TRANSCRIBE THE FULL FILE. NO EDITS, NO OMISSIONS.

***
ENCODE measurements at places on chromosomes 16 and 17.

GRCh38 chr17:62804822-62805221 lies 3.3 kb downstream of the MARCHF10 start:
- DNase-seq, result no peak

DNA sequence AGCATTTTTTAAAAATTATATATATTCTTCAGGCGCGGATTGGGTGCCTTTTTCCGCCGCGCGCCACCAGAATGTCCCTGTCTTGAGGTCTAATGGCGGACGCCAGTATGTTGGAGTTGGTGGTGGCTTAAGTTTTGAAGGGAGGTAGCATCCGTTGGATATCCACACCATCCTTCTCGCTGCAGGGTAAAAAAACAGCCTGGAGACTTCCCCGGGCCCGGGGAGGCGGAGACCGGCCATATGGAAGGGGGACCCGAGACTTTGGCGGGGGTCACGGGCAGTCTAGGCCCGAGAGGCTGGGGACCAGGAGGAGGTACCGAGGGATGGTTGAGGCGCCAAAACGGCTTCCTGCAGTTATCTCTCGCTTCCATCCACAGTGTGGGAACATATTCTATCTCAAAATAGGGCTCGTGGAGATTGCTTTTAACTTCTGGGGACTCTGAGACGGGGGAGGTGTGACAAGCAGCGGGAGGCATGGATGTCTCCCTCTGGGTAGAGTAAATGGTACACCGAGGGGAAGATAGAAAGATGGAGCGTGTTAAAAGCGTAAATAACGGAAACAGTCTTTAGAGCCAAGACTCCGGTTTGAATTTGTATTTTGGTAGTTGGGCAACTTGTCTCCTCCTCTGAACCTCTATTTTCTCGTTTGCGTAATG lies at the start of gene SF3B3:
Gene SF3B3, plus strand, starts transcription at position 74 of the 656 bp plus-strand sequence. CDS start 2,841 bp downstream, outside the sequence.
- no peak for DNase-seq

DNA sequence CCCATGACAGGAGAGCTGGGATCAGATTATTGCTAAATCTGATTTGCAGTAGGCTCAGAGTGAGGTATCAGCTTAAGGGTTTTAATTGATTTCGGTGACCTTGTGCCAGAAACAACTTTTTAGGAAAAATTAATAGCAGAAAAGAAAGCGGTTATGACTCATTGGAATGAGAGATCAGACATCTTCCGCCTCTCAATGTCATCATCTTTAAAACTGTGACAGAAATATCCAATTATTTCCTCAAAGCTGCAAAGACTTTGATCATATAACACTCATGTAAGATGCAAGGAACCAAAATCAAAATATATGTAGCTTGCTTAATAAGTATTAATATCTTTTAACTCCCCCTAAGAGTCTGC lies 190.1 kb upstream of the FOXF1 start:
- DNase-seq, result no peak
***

ENCODE measurements at places on chromosomes 16 and 17.

GRCh38 chr17:62804822-62805221 lies 3.3 kb downstream of the MARCHF10 start:
- DNase-seq, result no peak

DNA sequence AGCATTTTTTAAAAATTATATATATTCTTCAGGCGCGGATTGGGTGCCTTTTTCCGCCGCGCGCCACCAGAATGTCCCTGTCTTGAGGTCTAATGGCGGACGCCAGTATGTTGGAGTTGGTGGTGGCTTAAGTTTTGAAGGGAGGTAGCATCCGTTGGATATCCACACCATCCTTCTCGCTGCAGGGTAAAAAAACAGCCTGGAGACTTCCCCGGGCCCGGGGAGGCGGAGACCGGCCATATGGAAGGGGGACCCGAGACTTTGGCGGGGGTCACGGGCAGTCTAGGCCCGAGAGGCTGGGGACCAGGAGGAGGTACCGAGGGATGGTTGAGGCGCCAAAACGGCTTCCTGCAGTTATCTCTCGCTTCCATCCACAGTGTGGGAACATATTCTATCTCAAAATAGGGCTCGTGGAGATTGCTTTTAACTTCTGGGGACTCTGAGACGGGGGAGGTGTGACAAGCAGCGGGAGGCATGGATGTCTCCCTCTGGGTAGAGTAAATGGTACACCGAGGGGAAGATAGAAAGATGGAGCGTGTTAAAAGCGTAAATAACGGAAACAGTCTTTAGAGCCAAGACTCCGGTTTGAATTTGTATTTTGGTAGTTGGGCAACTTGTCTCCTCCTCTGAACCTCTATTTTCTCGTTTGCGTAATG lies at the start of gene SF3B3:
Gene SF3B3, plus strand, starts transcription at position 74 of the 656 bp plus-strand sequence. CDS start 2,841 bp downstream, outside the sequence.
- no peak for DNase-seq

DNA sequence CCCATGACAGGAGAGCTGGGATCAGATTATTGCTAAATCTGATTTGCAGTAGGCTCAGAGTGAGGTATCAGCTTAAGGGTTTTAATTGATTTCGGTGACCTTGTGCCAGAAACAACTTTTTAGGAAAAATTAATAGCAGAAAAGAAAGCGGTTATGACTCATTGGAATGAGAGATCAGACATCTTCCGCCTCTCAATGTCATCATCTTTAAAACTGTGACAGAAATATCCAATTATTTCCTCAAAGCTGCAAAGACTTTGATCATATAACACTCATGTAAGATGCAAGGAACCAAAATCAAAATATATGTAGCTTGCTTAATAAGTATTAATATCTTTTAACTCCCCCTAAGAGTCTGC lies 190.1 kb upstream of the FOXF1 start:
- DNase-seq, result no peak